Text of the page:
S.Korea to resume propaganda broadcast in border areas with DPRK

2016-01-07 10:23:24 GMT2016-01-07 18:23:24(Beijing Time)  Xinhua English

SEOUL, Jan. 7 (Xinhua) -- South Korea's presidential office said Thursday that the country will resume propaganda broadcasts from Friday noon with loudspeakers in border areas with the Democratic People's Republic of Korea (DPRK).

Cho Tae-Yong, the first deputy chief of the presidential security office, made the announcement in a press briefing of the planned resumption, which the DPRK had called a"direct act of declaring war."

The South Korean military stopped the broadcasting after the Aug. 25 agreement reached last year between top-level military advisors to South Korean President Park Geun-hye and top DPRK leader Kim Jong Un to defuse tensions on the Korean Peninsula.

The resumption would come after the DPRK announced on Wednesday its first successful test of a "hydrogen bomb." It marked the fourth in total and the second since top leader Kim took power in 2011. The DPRK's previous nuke tests were conducted in 2006, 2009 and 2013, respectively.

Cho said that Pyongyang's fourth nuclear test, which was staged in defiance of repeated warnings from Seoul and the international society, was in direct violation of promises and obligations like UN Security Council resolutions.

The nuclear test was also in a grave violation of the Aug. 25 agreement, Cho said, noting that it was an abnormal situation stipulated in the agreement, in which the propaganda broadcasts can be resumed under such conditions.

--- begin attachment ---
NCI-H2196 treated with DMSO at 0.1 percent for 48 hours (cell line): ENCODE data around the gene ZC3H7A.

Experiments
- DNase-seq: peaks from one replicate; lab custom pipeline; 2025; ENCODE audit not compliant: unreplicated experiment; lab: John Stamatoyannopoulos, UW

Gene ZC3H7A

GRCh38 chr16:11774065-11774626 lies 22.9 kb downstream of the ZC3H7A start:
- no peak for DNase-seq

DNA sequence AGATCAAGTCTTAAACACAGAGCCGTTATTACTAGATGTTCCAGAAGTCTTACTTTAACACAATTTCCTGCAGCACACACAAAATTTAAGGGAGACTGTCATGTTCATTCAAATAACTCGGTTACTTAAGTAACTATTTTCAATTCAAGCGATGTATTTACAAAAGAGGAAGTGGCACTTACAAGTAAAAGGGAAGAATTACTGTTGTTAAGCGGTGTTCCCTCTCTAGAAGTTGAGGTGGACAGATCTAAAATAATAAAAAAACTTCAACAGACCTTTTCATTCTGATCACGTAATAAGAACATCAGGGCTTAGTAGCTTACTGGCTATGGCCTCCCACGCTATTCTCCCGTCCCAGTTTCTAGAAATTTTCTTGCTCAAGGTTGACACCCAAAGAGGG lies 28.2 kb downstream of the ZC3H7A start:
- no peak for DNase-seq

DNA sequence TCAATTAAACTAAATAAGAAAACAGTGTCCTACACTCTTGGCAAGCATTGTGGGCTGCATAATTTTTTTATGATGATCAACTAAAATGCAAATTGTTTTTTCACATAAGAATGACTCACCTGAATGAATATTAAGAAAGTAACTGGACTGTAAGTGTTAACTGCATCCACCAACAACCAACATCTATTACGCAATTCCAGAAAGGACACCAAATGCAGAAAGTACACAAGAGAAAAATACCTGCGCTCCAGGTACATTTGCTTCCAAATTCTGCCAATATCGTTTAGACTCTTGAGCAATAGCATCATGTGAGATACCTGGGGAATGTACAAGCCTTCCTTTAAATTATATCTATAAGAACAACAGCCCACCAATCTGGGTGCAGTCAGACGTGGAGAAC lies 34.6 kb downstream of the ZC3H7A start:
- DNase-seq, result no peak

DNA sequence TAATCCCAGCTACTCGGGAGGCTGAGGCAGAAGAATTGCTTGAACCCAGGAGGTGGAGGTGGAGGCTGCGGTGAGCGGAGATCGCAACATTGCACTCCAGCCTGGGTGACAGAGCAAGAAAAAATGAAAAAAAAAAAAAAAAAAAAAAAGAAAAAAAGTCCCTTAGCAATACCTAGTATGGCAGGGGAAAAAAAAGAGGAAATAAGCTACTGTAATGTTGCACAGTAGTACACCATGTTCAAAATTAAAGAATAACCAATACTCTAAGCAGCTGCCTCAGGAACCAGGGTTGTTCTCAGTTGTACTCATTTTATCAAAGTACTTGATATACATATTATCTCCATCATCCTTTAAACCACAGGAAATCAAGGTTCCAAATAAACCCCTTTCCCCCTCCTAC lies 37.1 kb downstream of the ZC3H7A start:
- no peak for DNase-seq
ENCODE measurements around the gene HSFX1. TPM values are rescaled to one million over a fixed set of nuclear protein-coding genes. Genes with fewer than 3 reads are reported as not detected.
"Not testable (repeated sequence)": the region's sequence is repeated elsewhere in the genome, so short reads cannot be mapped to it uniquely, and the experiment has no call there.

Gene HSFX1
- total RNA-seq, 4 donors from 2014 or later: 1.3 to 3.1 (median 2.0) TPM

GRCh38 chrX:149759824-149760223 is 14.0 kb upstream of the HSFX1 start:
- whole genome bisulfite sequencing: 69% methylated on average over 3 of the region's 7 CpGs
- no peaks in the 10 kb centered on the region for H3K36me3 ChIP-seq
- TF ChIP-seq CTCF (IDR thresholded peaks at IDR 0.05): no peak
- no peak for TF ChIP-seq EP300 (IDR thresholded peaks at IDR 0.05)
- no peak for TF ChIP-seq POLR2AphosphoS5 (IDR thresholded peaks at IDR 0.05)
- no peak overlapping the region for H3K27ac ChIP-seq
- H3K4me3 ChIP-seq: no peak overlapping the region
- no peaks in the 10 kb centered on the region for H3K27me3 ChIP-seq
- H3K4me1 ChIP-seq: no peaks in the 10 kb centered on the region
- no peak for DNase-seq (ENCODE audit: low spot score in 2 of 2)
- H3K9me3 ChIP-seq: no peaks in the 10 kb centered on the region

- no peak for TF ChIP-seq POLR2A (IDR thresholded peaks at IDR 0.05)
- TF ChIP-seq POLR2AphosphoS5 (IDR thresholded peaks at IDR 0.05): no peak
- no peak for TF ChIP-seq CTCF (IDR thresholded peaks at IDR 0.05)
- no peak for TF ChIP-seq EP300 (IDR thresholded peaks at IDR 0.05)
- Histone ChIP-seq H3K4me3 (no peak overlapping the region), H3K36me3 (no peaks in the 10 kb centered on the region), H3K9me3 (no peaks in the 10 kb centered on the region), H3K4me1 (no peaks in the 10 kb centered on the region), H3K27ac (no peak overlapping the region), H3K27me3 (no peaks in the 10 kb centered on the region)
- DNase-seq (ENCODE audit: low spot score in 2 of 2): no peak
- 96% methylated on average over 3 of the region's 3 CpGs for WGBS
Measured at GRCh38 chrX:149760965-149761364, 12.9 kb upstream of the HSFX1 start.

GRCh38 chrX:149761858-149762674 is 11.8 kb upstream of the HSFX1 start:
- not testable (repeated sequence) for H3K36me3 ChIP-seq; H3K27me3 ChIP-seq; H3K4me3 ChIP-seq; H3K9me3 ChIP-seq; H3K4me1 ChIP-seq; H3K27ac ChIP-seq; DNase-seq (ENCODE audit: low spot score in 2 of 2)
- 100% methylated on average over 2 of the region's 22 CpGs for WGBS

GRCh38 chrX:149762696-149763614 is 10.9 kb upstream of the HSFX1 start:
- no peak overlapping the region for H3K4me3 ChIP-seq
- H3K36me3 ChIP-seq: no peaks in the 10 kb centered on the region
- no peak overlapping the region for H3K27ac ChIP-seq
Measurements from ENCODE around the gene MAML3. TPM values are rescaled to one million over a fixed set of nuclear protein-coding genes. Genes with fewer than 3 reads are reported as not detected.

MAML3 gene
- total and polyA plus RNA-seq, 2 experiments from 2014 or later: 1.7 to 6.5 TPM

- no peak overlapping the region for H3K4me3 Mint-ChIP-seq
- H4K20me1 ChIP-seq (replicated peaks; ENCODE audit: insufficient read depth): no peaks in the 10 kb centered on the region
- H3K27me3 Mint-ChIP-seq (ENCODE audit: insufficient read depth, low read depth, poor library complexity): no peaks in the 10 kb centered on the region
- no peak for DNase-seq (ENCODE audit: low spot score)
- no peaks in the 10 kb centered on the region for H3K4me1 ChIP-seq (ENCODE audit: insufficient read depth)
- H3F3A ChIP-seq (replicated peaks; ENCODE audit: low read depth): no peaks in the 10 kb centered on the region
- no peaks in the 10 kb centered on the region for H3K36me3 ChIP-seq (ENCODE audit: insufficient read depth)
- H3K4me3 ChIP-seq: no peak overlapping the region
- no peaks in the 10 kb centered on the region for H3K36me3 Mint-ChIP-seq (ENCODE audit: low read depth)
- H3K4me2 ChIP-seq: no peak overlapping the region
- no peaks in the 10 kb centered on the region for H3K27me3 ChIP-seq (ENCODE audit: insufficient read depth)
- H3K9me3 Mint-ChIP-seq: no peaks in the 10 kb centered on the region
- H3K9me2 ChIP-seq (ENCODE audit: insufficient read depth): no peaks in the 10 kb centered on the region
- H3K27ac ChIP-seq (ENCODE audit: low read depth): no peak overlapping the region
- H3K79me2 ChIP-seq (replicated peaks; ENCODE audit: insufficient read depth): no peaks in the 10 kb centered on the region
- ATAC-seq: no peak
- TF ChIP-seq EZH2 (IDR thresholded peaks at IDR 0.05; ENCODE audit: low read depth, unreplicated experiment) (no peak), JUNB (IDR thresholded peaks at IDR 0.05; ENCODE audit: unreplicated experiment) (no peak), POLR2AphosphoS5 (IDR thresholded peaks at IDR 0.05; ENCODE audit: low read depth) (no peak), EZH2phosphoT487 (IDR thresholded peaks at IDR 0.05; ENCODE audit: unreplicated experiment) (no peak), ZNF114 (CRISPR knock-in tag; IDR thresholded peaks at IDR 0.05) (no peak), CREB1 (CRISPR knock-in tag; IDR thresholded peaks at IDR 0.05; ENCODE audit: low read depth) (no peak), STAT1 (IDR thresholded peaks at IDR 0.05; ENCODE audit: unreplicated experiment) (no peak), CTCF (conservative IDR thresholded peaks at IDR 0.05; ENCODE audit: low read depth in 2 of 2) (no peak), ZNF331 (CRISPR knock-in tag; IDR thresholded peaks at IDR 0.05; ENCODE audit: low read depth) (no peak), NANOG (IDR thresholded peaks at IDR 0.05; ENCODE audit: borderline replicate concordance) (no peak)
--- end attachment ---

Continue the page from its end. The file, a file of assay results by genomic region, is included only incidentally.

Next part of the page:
In accordance with the Aug. 25 agreement, the South Korean government decided to resume the broadcasts with loudspeakers in frontline areas from noon on Jan. 8, Cho said.

The South Korean military, which has maintained a full defense posture, will sternly retaliate against any possible DPRK provocations, he added.

The propaganda broadcast was restarted by Seoul in August 2015, for the first time in 11 years, in retaliation for the DPRK's provocation that maimed two South Korean soldiers on a patrol duty in frontline units on Aug. 4.

Landmines, which Seoul claimed had been planted by DPRK forces, exploded and injured the soldiers. Pyongyang has denied the allegation.

The restarted broadcasts led to a rare exchange of fire between the two Koreas across the border on Aug. 20 last year.

At the time, South Korea and the DPRK had put their troops on highest alert, escalating tensions on the Korean peninsula that were lowered after the Aug. 25 agreement.

The resumed broadcasts along the inter-Korean land border are expected to re-escalate tensions on the peninsula as the DPRK responded very sensitively to the criticism of the"supreme dignity"of its leader Kim Jong Un.

"Super hard-line reaction is highly likely to come" from the DPRK against the restarted broadcast, Cheong Seong-Chang, a senior analyst at the private Sejong Institute think tank, said on the phone.

Cheong said that the DPRK military is extremely sensitive to the criticism of their supreme dignity, noting that the resumption may cause DPRK threats of aimed shots at the loudspeakers.

The analyst warned that the resumption may push the Korean Peninsula to the brink of armed conflicts as seen in August last year.

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